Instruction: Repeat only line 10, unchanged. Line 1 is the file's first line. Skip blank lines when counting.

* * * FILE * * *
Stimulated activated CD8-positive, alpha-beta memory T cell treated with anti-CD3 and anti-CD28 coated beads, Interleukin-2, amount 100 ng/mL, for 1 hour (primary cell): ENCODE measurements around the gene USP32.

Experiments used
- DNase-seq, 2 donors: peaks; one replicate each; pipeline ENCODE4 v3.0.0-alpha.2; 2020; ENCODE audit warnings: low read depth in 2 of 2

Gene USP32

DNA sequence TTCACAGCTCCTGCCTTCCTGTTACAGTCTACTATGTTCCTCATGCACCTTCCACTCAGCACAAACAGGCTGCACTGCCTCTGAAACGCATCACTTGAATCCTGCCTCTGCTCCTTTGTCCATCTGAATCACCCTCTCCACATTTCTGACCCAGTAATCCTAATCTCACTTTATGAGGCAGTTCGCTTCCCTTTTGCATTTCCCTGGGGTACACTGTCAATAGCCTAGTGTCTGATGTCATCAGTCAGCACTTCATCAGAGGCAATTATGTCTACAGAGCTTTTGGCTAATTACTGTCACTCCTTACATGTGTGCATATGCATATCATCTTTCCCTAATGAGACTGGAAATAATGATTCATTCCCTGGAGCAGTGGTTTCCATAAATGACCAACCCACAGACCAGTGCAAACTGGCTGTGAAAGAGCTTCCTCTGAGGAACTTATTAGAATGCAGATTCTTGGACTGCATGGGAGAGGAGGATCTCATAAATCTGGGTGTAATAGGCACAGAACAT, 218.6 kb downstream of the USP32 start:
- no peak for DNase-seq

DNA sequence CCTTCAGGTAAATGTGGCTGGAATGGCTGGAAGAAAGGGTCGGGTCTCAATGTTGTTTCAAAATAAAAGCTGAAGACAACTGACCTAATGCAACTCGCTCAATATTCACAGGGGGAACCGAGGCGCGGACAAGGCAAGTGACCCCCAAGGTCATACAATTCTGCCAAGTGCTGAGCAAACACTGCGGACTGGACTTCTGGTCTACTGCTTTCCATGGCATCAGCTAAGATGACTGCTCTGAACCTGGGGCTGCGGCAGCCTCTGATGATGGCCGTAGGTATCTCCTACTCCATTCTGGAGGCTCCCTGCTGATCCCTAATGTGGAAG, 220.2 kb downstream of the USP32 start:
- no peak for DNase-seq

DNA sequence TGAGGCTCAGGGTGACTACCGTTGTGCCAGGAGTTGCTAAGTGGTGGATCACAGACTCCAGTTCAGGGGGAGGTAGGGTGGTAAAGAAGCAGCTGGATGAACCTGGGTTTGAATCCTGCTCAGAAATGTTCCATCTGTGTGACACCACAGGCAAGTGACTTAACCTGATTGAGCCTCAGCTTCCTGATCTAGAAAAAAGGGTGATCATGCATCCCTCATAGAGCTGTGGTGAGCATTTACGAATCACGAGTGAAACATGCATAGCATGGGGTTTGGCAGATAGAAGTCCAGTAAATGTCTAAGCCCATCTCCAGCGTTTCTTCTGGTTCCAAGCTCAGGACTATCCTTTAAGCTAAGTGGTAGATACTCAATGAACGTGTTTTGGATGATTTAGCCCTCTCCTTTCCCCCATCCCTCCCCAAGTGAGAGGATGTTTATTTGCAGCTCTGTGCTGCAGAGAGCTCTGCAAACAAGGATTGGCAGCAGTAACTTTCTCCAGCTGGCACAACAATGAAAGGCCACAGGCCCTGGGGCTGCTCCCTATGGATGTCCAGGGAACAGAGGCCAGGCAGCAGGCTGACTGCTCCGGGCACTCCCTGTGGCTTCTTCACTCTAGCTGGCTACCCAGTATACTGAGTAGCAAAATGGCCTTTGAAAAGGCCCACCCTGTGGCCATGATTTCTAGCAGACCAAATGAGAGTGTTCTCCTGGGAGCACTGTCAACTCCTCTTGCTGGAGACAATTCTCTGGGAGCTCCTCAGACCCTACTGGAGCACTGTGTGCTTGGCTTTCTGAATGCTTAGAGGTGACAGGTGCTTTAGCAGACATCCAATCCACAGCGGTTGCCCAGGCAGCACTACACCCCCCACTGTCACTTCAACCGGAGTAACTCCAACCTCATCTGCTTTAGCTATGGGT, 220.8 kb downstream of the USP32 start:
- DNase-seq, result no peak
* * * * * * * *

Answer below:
- DNase-seq, result no peak